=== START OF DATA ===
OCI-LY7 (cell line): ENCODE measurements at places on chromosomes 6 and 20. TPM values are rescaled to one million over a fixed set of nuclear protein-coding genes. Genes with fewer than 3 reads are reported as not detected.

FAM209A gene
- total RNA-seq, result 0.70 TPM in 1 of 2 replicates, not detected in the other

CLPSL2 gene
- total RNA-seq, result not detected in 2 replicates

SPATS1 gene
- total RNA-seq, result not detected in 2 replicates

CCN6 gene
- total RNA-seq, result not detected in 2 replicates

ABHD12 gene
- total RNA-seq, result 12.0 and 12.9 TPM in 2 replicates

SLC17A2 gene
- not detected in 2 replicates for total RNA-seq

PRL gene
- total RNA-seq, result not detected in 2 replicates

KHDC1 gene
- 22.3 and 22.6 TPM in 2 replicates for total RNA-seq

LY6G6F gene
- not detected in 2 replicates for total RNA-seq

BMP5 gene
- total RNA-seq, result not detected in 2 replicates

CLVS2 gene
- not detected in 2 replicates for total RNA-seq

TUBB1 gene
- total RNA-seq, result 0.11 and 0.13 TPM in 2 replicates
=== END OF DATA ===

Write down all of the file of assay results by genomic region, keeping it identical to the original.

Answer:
OCI-LY7 (cell line): ENCODE measurements at places on chromosomes 6 and 20. TPM values are rescaled to one million over a fixed set of nuclear protein-coding genes. Genes with fewer than 3 reads are reported as not detected.

FAM209A gene
- total RNA-seq, result 0.70 TPM in 1 of 2 replicates, not detected in the other

CLPSL2 gene
- total RNA-seq, result not detected in 2 replicates

SPATS1 gene
- total RNA-seq, result not detected in 2 replicates

CCN6 gene
- total RNA-seq, result not detected in 2 replicates

ABHD12 gene
- total RNA-seq, result 12.0 and 12.9 TPM in 2 replicates

SLC17A2 gene
- not detected in 2 replicates for total RNA-seq

PRL gene
- total RNA-seq, result not detected in 2 replicates

KHDC1 gene
- 22.3 and 22.6 TPM in 2 replicates for total RNA-seq

LY6G6F gene
- not detected in 2 replicates for total RNA-seq

BMP5 gene
- total RNA-seq, result not detected in 2 replicates

CLVS2 gene
- not detected in 2 replicates for total RNA-seq

TUBB1 gene
- total RNA-seq, result 0.11 and 0.13 TPM in 2 replicates